Is the housing market still heating up or is it slowing down? Will it continue picking up speed? Or will it grind to a halt? The most recent NAHB (National Assn. of Home Builders)/Wells Fargo HMI (housing market index) points to some interesting trends.
The HMI is based on a monthly survey of NAHB members, and it is designed to take the pulse of the single-family housing market into account. The survey asks respondents to rate market conditions for various components.
Here is a more in-depth look at how it works. The index is a weighted average of three separate component indices: present single-family sales, single-family sales for the next six months, and traffic of prospective buyers. Each month, a panel of builders rates the first two on a scale of “good,” “fair,” or “poor,” and the last on a scale of “high to very high,” “average,” or “low to very low.” An index is calculated for each series by applying the formula “(good – poor + 100)/2” or, for Traffic, “(high/very high – low/very low + 100)/2.”
From there, each index is then weighted to produce the HMI, and can range between 0 and 100. The most recent one, released in May, shows continued decline. Overall, the HMI has fallen for the fifth month in a row, and reaches a level of 69, which is the lowest it has been in months.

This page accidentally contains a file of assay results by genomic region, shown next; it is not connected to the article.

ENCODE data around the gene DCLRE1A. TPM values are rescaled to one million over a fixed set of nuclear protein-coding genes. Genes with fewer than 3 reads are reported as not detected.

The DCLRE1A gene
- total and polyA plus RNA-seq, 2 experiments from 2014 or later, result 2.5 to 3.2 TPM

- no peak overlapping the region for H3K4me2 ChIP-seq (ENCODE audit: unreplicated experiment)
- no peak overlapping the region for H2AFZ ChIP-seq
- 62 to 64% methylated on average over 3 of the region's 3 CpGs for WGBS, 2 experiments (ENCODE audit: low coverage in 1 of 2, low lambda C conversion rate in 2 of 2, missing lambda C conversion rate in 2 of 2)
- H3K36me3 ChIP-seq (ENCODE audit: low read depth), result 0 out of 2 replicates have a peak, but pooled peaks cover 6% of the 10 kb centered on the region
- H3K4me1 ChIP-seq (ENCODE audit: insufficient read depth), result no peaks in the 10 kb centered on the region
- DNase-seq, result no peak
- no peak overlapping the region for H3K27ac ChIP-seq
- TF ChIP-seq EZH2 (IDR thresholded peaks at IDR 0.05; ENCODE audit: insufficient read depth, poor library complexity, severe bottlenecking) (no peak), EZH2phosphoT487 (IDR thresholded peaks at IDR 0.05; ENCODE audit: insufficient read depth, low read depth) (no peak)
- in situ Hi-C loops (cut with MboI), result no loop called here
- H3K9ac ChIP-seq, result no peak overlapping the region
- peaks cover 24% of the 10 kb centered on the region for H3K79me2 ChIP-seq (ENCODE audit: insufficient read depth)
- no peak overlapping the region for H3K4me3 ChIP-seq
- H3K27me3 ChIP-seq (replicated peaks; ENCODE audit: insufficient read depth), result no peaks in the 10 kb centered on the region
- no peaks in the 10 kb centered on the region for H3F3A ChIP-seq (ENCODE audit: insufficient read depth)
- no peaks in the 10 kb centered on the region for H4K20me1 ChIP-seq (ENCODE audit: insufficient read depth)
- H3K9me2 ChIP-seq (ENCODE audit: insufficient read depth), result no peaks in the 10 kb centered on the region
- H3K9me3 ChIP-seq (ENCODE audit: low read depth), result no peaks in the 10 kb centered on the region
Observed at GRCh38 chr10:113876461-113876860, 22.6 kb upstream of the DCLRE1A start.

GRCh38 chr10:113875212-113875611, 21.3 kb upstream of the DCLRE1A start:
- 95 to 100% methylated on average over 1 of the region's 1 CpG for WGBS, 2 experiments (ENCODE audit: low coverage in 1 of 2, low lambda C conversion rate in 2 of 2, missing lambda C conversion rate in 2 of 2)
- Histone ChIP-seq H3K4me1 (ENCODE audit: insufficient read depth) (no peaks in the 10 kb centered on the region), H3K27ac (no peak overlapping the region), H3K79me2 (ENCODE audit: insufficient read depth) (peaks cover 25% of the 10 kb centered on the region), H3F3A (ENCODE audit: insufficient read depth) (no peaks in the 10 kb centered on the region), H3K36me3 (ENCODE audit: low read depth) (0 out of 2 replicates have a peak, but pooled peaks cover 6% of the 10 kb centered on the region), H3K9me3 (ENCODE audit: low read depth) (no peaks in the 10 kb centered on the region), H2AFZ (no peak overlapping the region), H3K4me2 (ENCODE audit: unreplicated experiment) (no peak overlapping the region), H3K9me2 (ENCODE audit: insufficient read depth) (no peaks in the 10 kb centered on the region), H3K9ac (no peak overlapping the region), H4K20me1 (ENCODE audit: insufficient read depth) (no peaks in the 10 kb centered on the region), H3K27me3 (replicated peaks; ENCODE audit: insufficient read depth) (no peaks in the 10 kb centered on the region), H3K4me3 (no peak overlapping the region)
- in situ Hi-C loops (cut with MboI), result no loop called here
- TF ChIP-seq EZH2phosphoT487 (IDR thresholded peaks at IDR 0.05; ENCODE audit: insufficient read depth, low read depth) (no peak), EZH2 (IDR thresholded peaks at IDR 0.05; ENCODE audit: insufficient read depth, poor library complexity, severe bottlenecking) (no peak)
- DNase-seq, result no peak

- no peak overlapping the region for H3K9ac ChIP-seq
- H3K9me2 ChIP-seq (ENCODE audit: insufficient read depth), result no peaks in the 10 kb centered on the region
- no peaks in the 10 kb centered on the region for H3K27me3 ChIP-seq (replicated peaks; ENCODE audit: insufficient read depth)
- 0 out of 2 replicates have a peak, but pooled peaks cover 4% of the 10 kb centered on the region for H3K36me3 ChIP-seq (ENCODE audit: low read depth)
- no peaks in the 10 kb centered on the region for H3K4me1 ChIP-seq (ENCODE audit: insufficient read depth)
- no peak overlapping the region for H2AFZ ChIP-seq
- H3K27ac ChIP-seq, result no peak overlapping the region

Not only that, but every housing component fell as well, including single family sales at present, single family sales in the next 6 months, and traffic of prospective buyers, each falling significantly at 8 points or more. Does this signal the downfall of the housing market? Possibly.
It’s not only housing that is taking a hit. Many economists and financial pundits are predicting a recession looming in the months ahead, much like the conversations we were having back in 2019. Many signs are pointing to the fact that we are heading in this direction—from shaky confidence indices to housing market stalls.
For builders, there are many things to do to prepare such as reducing expenses, buying less land, refocusing workers, reskilling, upskilling, leveraging technology to fill in the gaps, and improve margins. The time is now. How will you prepare for what lurks ahead?
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